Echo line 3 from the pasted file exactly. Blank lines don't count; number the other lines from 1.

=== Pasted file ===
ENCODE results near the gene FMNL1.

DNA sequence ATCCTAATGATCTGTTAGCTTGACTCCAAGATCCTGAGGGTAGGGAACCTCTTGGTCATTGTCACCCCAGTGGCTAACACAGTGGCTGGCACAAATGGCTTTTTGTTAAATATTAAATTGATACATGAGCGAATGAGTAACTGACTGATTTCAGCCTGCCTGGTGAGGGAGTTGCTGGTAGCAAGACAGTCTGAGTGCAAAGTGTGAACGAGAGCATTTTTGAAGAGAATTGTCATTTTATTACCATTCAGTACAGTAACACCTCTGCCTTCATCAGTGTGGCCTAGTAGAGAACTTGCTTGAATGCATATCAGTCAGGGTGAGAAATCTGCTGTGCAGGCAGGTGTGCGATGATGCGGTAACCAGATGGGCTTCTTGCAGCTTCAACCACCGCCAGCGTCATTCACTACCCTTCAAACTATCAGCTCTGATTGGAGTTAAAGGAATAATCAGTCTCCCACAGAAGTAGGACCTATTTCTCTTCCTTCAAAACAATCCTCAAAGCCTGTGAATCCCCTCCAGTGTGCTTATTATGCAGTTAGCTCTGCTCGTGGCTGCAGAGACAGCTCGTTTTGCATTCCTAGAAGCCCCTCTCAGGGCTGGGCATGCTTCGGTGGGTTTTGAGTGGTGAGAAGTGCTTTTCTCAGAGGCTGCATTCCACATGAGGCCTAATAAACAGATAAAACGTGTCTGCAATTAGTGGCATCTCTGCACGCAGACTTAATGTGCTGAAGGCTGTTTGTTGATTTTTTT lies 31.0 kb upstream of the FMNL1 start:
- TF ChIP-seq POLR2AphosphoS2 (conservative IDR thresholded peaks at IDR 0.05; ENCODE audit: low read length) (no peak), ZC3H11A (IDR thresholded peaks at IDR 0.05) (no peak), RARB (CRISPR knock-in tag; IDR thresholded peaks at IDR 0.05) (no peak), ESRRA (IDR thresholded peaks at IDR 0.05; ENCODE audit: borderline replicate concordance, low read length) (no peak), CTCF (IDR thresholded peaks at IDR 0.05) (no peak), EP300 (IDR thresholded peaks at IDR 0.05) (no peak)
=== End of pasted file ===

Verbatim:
- TF ChIP-seq POLR2AphosphoS2 (conservative IDR thresholded peaks at IDR 0.05; ENCODE audit: low read length) (no peak), ZC3H11A (IDR thresholded peaks at IDR 0.05) (no peak), RARB (CRISPR knock-in tag; IDR thresholded peaks at IDR 0.05) (no peak), ESRRA (IDR thresholded peaks at IDR 0.05; ENCODE audit: borderline replicate concordance, low read length) (no peak), CTCF (IDR thresholded peaks at IDR 0.05) (no peak), EP300 (IDR thresholded peaks at IDR 0.05) (no peak)